Pure Moods ep
Drag City

Undoubtedly, when the Wooden Shjips appeared from out of the ether a few years back, they made a purpose of changing the face of modern psychedelia. With those initial singles, it wasn’t so much about taking a journey via precision chops and riffs (though they are certainly capable of doing so), it was all about laying in the groove for minutes at a time, without even a casual excursion out of the boundaries of said groove. Chicago’s Cave is of that cloth—a cultish, hirsute, trio of choogle worshippers, intent on maintaining a groove that transcends mere jamming in the garage.

After a couple of limited tape releases, comes the group’s debut for Drag City. At only three songs, Pure Moods is still a potent monster due to the expansive breadth of Cave’s incessant groove. Unlike Wooden Shjips, though, their dynamics aren’t as obfuscated. Sure a solo or two veers off into distorted skree and fogs the windshield, but for the duration, theirs is a connection of primal instinct, everything laid on the surface as to let the listener take any path they choose, be it drums, organ or Cooper Crain’s shamanistic approach to guitar. Beyond the groove, it’s echoes that fortify these monuments. “Teenagers” for example, reaches an apex at its center, similar to the crescendo in “When the Music’s Over” stuck on repeat, trapped in a nitrous balloon. If you’re looking for trip-inducing windows to escape from, Cave provides them. As far as the direction that modern psychedelia has taken, I’ve been a bit nonplussed with the frequent caterwauling of a Comets on Fire or the incessant bombast of Boris. A band like Cave is intelligent enough to find the happy medium in between. On the finale of Pure Moods, “Brigitte’s Trip (White Light/White Jazz),” the trio is exceptional in juggling all of their influences on one lazy river of cosmic boogie. Dirty British blues, motorik chug, improvised fusion, and stargaze ambience all blend into something more soothing than exploratory and visceral. That they can get comfortable in those shoes is testament to what they’re likely to do with the future—that is, to simply freak out, in the groove of course.
Kevin J. Elliott

We Are Born
Monkey Puzzle/Jive

After years of obscurity as a solo artist, Sia managed to breakthrough as the featured vocalist for downtempo act Zero 7. Her profile then went supernova when “Breathe Me” was used in the series finale of HBO’s Six Feet Under. Riding the wave of new attention, she released the well received Some People Have Real Problems. While she hasn’t managed to re-achieve that level of notoriety, in shades of Björk writing Madonna’s “Bedtime Stories,” she’s become the go-to songwriter for Christina Aguilera’s upcoming Bionic, but until that meeting of the blondes is released, Sia has returned with We Are Born.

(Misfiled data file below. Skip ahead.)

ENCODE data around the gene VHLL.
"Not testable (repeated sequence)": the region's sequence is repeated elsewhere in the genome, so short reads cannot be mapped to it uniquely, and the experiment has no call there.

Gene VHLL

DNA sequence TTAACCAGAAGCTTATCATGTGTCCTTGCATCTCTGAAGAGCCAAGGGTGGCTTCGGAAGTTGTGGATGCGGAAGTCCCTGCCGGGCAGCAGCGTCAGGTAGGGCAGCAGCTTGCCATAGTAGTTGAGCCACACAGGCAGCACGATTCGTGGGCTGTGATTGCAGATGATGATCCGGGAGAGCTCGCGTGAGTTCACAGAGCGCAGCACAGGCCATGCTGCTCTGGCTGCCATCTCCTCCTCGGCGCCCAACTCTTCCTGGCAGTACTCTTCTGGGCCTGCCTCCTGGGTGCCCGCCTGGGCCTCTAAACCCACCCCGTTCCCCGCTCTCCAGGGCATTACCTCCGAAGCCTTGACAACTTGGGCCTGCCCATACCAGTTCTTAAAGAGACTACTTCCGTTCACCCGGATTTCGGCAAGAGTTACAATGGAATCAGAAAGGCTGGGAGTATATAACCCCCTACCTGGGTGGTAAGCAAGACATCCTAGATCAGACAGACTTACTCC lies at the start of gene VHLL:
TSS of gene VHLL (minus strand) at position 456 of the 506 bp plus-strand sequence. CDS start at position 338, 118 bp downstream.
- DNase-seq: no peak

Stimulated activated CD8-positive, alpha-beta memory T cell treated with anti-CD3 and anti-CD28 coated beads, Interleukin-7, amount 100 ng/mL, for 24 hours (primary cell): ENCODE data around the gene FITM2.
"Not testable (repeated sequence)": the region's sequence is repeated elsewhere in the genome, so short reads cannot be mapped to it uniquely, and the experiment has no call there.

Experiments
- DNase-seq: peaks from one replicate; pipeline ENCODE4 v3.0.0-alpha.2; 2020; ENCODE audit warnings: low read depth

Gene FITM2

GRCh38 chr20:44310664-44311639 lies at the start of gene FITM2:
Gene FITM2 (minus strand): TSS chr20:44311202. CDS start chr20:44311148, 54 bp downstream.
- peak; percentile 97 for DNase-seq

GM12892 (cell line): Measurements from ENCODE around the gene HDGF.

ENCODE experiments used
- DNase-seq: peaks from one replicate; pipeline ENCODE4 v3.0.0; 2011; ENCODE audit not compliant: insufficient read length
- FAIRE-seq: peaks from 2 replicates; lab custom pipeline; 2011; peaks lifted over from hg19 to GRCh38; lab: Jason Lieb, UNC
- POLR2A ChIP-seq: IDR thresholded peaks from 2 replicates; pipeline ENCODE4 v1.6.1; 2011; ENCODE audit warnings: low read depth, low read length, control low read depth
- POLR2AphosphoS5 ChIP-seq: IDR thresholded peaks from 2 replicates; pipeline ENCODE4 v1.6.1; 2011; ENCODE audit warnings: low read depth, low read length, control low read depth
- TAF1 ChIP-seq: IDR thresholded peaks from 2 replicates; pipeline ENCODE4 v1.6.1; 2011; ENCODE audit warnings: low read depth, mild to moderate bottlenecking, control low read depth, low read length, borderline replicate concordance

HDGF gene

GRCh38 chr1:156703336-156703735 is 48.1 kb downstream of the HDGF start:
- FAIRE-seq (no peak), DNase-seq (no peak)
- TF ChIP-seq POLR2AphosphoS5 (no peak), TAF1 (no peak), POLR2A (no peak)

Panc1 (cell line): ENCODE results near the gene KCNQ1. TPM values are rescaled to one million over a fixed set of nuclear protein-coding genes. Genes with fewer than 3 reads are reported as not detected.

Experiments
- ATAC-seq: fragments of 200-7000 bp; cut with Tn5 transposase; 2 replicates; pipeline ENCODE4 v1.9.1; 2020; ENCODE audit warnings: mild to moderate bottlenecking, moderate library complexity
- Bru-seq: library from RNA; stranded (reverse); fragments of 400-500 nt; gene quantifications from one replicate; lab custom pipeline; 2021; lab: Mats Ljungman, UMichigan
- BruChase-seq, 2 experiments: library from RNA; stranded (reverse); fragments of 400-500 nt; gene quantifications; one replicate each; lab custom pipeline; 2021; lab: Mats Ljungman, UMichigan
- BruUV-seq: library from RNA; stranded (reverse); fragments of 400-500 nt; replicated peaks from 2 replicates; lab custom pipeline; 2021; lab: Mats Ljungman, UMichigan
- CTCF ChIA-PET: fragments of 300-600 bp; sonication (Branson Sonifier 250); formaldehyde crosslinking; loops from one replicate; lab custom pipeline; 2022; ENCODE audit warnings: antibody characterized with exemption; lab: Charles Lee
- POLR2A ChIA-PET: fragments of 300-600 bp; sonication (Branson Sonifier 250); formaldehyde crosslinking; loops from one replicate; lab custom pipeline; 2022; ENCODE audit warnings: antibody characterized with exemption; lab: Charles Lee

While Sia is most often categorized as downtempo, We Are Born seeks to shatter that perception. It’s an unapologetic pop record, with the dancefloor very much in mind. There’s almost nothing here that would score a tearful movie scene or make the cut for a “delicate music for sensitive souls” mixtape. On this outing Sia channels a mix of Lily Allen, Lady Miss Kier (Deee-Lite), Amy Winehouse and shades of Robyn. The closest touchstone is the period in the ’80s when folks like Scritti Politti, ABC and countless others did their best versions of black pop radio. That’s not to say that it’s a throwback record, but it does recount a time when there was a slightly more soulful twist on pop music.

We Are Born is a smart mix between electronic sounds and a crack live band. One of the best examples of that blend is “You’ve Changed,” a strutting nü-disco number that defies you to stand still. However, even the straight analogue songs will have you throwing your hands in a careless manner. But if breaking a sweat is very much on Sia’s mind, she also keeping in mind that time of night when the “ugly lights” come on, and it’s time for a little introspection. “Be Good to Me” is a slow-burning R&B plea for a little affection, while “The Co-Dependant” is a look at a relationship that should probably be on the endangered list. Then she brings it all home with a cover of Madonna’s “Oh Father.” If nothing else, We Are Born shows that Sia is someone to keep your eye on because you never know what she’ll come with next.
Dorian S. Ham

MP3: “You’ve Changed”

Deer Tick
The Black Dirt Sessions

Deer Tick isn’t afraid to acknowledge its influences. The quartet’s website, for instance, prominently notes its propensity to insert covers by everyone from Hank Williams to the Sex Pistols into its live set. With the band’s eyes seemingly fixated on its forefathers, one might legitimately wonder whether Deer Tick can forge its own voice. To that extent, the Providence, Rhode Island group’s third album, The Black Dirt Sessions, finds the band taking a significant step forward toward that goal.

Throughout the record, the group sounds particularly comfortable with its brand of folk-tinged rock, willing to explore a wide range of dynamics. The majority of the album’s songs take on a tone that is decidedly darker than the band’s previous material, and the subject matter seems particularly suited to singer John McCauley’s gruff voice. While the album isn’t entirely gloomy (opening tracks “Choir of Angels” and “Twenty Mile” are more upbeat, and at times, uplifting), “Goodbye, Dear Friend” sets the tone for The Black Dirt Sessions with lyrics that explore death and loss and a mournful piano sound that gives the song a dirge-like quality while still avoiding coming off as cliched.